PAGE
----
The BBC announces greatest commitment to arts programming for a generation

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A new vision makes the arts centre stage

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The BBC announces greatest commitment to arts programming for a generation

Director General of the BBC, Tony Hall, has announced that the corporation is to make its greatest commitment to arts coverage for a generation.

Brand new programmes and extensive online resources will expand the range of content dedicated to the arts.

A new strand, BBC Arts at… will immerse viewers in live arts and music events across the country, including Glyndebourne, the Hay Festival and Shakespeare’s Globe.

BBC iPlayer is to place all arts programmes into a single category and The Space, an online collaboration with Arts Council England to engage with brand new art, will relaunch this the summer. There are also plans to make the BBC archive available digitally.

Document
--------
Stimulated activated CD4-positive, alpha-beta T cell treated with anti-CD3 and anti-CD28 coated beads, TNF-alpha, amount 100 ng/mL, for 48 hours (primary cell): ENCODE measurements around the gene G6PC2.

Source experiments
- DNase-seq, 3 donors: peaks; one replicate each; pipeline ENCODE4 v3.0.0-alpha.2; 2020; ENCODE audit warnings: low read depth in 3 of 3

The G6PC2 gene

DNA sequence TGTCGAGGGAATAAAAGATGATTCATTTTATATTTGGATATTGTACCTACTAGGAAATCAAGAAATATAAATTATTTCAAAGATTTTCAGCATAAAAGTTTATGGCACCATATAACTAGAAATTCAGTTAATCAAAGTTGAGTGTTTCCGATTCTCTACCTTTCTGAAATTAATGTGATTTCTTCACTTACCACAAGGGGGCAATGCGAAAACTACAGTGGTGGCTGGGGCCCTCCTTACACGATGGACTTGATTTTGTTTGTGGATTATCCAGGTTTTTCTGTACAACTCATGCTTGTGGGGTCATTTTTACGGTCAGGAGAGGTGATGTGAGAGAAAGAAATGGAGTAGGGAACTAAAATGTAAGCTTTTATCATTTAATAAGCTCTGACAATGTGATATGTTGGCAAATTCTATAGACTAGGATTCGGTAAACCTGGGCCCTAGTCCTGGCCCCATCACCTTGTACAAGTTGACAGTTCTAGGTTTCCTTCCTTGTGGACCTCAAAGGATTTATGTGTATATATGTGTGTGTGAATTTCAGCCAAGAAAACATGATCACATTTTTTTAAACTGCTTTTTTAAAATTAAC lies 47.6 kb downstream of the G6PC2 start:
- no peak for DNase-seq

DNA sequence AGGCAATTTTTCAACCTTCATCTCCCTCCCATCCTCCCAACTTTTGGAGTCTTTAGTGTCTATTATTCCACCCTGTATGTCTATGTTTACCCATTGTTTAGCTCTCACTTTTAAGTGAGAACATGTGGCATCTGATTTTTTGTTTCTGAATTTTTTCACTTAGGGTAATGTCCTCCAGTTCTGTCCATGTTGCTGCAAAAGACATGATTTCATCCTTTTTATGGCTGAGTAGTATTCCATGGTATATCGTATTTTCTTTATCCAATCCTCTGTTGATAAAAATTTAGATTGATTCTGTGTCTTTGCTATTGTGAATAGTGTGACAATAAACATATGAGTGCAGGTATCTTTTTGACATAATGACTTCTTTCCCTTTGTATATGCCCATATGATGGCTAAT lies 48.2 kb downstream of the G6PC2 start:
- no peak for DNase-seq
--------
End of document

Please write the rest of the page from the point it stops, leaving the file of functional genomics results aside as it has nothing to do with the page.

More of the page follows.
Various leaders in the arts have been appointed to oversee the new projects, including artistic director of Manchester International Festival Alex Poots and director of the Tate Sir Nicholas Serota.

Speaking yesterday, Hall said: ‘We’re the biggest arts broadcaster anywhere in the world – but our ambition is to be even better. I want BBC Arts – and BBC Music – to sit proudly alongside BBC News.’

Upcoming programme highlights include BBC Radio 4’s three-part series Playing the Skyline, in which musicians convert the shape of outstanding landscapes to notes on a stave, and The Orchestras on BBC Three, which will follow the lives of working musicians.